|Image exposure: |
Best 10% of 1000 frame video.
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|Image date: |
Above is the sharpest view of Saturn which I have obtained so far, made possible after I learned a bit more about how to make wavelet adjustments in Registax.
I wondered whether I should go back to some of my older images and reprocess them with the improved method. I decided not to, because I didn’t want them to turn out better than the latest one…
Saturn always appears slightly flattened at the poles, which is due to its fast rotation – two and a quarter times per Earth day!
You can also see the shadow of Saturn on the rings
The Northern Hemisphere is currently tilted towards us, so the Northern polar region is in view. This is where the famous North Pole Hexagon is located but whilst you can see the general polar region, the distinctive hexagonal shape is not really distinguishable. It was discovered in 1981 by a Voyager spacecraft flyby.
The ring tilt of Saturn is currently 19° and decreasing annually from its maximum of 28°. By 2025 the tilt will be zero and the rings will appear edge on as a slender straight line, bisecting Saturn. The last time this occurred was in 2009 and I took the following novice image a few months later:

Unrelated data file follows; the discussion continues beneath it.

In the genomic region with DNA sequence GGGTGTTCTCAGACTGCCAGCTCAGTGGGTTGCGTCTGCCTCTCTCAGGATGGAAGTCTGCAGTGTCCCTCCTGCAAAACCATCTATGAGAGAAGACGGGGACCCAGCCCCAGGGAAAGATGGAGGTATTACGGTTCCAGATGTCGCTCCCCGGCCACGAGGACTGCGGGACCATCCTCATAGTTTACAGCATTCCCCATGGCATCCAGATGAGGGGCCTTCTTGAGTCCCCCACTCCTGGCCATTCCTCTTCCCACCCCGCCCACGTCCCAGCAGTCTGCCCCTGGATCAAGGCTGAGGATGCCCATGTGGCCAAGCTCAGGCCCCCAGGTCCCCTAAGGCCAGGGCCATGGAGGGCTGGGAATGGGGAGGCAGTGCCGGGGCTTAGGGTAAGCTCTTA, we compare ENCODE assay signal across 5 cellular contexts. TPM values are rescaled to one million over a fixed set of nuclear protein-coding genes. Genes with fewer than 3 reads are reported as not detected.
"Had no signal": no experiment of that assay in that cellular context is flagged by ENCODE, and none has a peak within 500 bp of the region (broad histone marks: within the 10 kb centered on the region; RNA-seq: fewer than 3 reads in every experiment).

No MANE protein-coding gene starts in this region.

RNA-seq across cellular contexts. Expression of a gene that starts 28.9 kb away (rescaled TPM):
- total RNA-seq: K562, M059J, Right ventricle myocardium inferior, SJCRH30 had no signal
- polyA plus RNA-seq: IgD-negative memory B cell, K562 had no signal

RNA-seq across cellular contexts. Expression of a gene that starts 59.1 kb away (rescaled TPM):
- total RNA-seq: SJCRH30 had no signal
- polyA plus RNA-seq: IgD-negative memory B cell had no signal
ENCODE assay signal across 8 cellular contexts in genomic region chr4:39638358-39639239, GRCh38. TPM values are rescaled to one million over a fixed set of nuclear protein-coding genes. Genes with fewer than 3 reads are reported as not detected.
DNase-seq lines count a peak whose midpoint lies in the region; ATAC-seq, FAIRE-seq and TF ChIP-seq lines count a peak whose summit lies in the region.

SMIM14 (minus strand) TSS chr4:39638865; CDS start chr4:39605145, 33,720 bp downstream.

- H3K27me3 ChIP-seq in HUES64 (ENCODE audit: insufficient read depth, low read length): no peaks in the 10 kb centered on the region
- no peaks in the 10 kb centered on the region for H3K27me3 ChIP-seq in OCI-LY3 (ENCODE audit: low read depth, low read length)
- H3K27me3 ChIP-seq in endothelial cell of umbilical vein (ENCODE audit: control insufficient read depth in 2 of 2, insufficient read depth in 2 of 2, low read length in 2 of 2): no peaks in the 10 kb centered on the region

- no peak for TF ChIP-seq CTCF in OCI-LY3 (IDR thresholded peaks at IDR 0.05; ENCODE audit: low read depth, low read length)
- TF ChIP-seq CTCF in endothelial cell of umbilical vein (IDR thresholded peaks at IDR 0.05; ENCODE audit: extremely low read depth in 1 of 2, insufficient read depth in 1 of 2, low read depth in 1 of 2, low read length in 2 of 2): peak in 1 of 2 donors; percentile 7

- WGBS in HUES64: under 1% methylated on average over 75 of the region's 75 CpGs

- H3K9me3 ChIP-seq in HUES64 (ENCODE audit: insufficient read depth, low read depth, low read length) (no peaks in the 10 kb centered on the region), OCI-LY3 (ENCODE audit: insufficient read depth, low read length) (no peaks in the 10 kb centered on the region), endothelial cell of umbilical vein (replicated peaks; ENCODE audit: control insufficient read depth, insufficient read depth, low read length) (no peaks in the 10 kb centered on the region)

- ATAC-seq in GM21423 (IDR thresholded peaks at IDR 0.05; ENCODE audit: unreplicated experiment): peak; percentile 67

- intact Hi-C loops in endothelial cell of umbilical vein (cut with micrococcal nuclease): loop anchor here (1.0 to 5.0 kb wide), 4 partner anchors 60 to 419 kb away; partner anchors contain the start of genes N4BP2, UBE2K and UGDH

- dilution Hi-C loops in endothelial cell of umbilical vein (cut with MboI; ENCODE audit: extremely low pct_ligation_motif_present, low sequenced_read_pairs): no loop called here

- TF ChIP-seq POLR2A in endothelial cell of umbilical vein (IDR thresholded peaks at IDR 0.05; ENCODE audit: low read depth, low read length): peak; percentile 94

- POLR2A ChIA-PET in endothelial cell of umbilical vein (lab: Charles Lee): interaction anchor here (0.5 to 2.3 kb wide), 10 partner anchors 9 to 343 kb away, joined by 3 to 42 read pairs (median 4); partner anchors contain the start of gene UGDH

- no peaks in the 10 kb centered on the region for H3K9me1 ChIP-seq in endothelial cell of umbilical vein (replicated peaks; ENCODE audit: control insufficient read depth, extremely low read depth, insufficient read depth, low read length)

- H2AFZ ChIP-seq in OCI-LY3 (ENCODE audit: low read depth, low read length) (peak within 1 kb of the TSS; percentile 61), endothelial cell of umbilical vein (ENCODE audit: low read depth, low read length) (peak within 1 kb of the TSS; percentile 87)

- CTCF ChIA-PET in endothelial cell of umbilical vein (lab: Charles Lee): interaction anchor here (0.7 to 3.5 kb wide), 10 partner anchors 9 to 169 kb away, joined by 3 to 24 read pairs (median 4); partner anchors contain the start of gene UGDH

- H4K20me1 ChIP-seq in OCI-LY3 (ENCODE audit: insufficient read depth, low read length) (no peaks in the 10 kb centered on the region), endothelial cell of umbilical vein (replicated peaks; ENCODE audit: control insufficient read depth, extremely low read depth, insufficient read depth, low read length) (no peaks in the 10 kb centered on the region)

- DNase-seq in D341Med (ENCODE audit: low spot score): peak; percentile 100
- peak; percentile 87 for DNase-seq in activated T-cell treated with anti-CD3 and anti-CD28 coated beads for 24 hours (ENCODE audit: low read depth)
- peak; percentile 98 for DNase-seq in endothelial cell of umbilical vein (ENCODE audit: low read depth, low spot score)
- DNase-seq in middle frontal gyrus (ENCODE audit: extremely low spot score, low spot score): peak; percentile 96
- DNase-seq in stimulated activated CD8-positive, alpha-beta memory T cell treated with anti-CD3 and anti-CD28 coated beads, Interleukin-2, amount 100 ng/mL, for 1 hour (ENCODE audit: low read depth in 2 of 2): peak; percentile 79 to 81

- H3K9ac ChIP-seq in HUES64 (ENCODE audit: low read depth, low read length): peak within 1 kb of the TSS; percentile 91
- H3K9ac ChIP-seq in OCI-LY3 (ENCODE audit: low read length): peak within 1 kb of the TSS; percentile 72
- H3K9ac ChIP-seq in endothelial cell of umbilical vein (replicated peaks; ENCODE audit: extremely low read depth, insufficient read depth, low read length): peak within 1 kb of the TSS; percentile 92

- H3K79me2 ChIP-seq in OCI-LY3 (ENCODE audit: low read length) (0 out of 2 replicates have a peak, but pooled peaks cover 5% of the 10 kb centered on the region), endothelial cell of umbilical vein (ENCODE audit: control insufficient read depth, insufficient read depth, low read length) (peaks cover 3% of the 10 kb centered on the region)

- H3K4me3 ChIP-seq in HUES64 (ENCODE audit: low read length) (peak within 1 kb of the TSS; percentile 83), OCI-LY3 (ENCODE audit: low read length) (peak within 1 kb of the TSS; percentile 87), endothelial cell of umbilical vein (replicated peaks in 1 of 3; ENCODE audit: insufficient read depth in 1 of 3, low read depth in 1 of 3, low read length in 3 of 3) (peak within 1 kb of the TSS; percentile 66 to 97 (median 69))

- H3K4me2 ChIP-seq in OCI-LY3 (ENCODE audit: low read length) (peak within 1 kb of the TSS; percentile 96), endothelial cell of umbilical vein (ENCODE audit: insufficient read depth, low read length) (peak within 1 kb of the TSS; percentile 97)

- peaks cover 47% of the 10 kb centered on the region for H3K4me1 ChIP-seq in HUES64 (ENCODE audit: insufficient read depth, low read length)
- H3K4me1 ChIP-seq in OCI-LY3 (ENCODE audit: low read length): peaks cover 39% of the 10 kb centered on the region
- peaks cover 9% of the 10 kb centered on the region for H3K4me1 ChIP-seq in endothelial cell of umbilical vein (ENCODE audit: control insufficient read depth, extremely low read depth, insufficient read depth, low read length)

The useful animation below (not mine), shows our approximate view of Saturn over the course of its twenty-nine year orbit. Don’t be alarmed, it’s not wobbling! It’s quite steady, we are just seeing it from different perspectives as it moves along its orbital path and we move along ours.
Below is an overexposed and uncropped image, taken a few minutes after I took the main feature image, showing some of the traffic congestion around Saturn!
Cosmic Focus Observatory
Above us only sky….
|Telescope:||SkyWatcher Esprit 120 mm apochromatic 3-element refractor; 840 mm f/l @ f/7.|
|Optics:||Field flattener; Astronomik broadband light pollution filter. Powermate 2X amplifier.|
|Mount:||SkyWatcher EQ6-R Pro mount.|
|Imaging camera:||ZWO ASI 071 MC cooled.|
Thanks for reading!
Images © Roger Powell
I’m one of the founder members of Macarthur Astronomical Society